Or are they? Of course, something else prowls within, waiting to raise hell. And not just Raymar’s unrested spirit, either: naturally, alpha bitch Carol and her lackey can’t help but return to scare the wits right out of Julie. As mean-spirited as that sounds, there’s a purity to it that’s irresistible: who hasn’t delighted in scaring the shit out of friends? Sure, Carol might be a prototypical mean girl engaging in unpleasant hazing rituals, but she’s at least somewhat relatable in this aim. By and large, McLoughlin dials into that perfect wavelength with these teenage characters, most of whom spend carefree days on a seaside pier, where a pavilion arcade serves as a perfect complement to the funhouse freakout awaiting during the film’s climax.

That, of course, is the sequence McLoughlin has been eagerly building towards for the duration of One Dark Night. It’s not that every moment before is completely disposable, but it they’re most certainly in the service of setting up a show-stopping sequence that finds the director unleashing haunted house thrills on both his unsuspecting characters and a delighted audience. You can practically feel McLoughlin breathlessly recounting the ghastly sights and sounds here as an assortment of ghouls—headlined by Raymer’s reanimated corpse—springs to life, many of them dripping with maggots, puss, and ripped flesh. One Dark Night channels all of its energy into this delirious, manic display of effects wizardry. In what amounts to the effects department emptying their clip, this climax delivers exquisite corpses by the bushel, allowing McLoughlin to effectively tread the line between vintage, gothic thrills and 80s splatter, a tightrope he’d walk all the way into Crystal Lake—er, Forest Green—a few years later for Jason Lives.

One Dark Night
will test your patience, especially if you’re expecting an unrelenting, nerve-shredding exercise in terror. McLoughlin isn’t interested in mimicking Raimi-esque spook-a-blasts, nor is this on the same wavelength as the unremitting Poltergeist, which unceremoniously stole some of its thunder when it was released about 8 months earlier. Instead, he’s much more invested in atmosphere and suspense: he knows you’re here to see the awful contents resting in the mausoleum, and he delicately strings you along in his attempt to recapture the vibe of EC or Amicus. There’s something forbidden and mean about One Dark Night but not so much that you can’t absolutely revel in its gruesome sense of showmanship or its gnarly sense of comeuppance. Ultimately, One Dark Night is a cautionary campfire tale, one that intones against being a total shit, lest you wind up beneath a pile of melted flesh and mausoleum rubble.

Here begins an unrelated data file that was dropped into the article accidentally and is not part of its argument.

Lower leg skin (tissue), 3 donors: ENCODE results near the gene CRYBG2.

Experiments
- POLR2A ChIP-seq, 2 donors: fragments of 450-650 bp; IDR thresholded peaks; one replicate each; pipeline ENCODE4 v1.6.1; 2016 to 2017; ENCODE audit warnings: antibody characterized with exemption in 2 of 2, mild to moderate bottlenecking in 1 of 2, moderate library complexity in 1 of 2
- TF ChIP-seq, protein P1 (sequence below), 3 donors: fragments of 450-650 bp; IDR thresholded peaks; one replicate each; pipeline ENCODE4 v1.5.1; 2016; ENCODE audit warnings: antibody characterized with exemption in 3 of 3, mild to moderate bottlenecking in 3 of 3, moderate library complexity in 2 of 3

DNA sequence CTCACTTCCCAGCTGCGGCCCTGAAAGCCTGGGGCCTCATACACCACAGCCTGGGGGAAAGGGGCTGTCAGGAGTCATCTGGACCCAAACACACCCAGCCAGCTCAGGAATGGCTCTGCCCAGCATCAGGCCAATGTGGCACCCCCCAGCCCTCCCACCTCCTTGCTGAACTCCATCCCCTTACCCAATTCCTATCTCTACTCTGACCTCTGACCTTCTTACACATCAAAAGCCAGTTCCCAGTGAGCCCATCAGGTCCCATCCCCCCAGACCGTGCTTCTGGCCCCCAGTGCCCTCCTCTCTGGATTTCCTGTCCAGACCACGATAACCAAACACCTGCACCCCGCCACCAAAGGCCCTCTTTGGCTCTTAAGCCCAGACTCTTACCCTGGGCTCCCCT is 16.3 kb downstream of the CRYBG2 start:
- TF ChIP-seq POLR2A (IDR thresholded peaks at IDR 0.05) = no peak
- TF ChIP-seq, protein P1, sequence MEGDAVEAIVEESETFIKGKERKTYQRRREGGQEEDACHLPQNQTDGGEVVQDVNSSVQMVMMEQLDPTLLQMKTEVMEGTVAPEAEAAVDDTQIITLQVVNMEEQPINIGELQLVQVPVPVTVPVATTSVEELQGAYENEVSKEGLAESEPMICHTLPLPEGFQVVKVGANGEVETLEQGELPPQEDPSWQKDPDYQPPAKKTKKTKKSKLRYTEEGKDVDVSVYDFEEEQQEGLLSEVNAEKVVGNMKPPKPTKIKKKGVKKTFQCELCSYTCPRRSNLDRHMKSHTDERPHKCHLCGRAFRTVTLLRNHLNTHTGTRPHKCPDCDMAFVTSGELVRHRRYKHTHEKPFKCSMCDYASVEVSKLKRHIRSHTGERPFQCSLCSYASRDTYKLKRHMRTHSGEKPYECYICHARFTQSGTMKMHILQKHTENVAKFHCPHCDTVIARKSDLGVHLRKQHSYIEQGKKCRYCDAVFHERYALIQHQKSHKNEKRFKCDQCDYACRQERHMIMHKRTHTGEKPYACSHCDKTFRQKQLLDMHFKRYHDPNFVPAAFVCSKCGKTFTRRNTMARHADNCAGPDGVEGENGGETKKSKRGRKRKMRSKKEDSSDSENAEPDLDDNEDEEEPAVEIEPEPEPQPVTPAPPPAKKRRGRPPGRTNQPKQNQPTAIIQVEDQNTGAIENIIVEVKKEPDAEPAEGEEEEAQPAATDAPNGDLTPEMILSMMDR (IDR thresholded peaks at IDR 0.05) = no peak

The disc:

After first making its way to DVD courtesy of Shriek Show over a decade ago, One Dark Night finally debuts on Blu-ray with a spectacular new edition from Code Red. Despite a disclaimer regarding the condition of available elements, the top notch restoration is quite the upgrade from the DVD release: it might not absolutely pop like a modern movie might, but it looks wonderfully natural, with a fine layer of grain remaining intact without obscuring details.

Code Red has outfitted this disc with a ton of features as well, including two separate commentaries headlined with McLoughlin. One features him alongside co-writer Michael Hawes (who would get a shout out in Jason Lives), while producer Michael Schroeder joins him for the other. Over 150 minutes of vintage behind-the-scenes footage and newly recorded interviews deliver just about every morsel any One Dark Night aficionado could ever want. Where the making-of footage is real fly-on-the-wall stuff capturing day-to-day set minutiae, the interviews are expectedly more retrospective in nature, with most of the participants reminiscing beyond this particular production.

McLoughlin—who I think never quite got his due—is certainly more at peace with his career trajectory, which eventually made him a veteran on the TV circuit following the success of Sometimes They Come Back and In a Child’s Name. In a nice touch, his interview is actually staged in the actual Hollywood Forever Cemetery mausoleum that served as the film’s main location. (Yes, he also acknowledges his Freddy’s Nightmares stint, much to my extreme gratitude.)

Other interview subjects include Daily, Schroeder, cinematographer Hal Trussell, actress Nancy McLoughlin, production designer Craig Stearns, and makeup designer Paul Clemons, who also provides a scrapbook bursting with images and designs from his career. The film’s theatrical trailer and a SD workprint cut entitled Night in the Crypt are thrown in for good measure, making this a truly definitive release for an unsung little gem from one of the genre’s more infectious personalities. Few filmmakers wanted to have so much sheer fun trying to scare an audience than McLoughlin, and that’s more than evident in this terrific debut.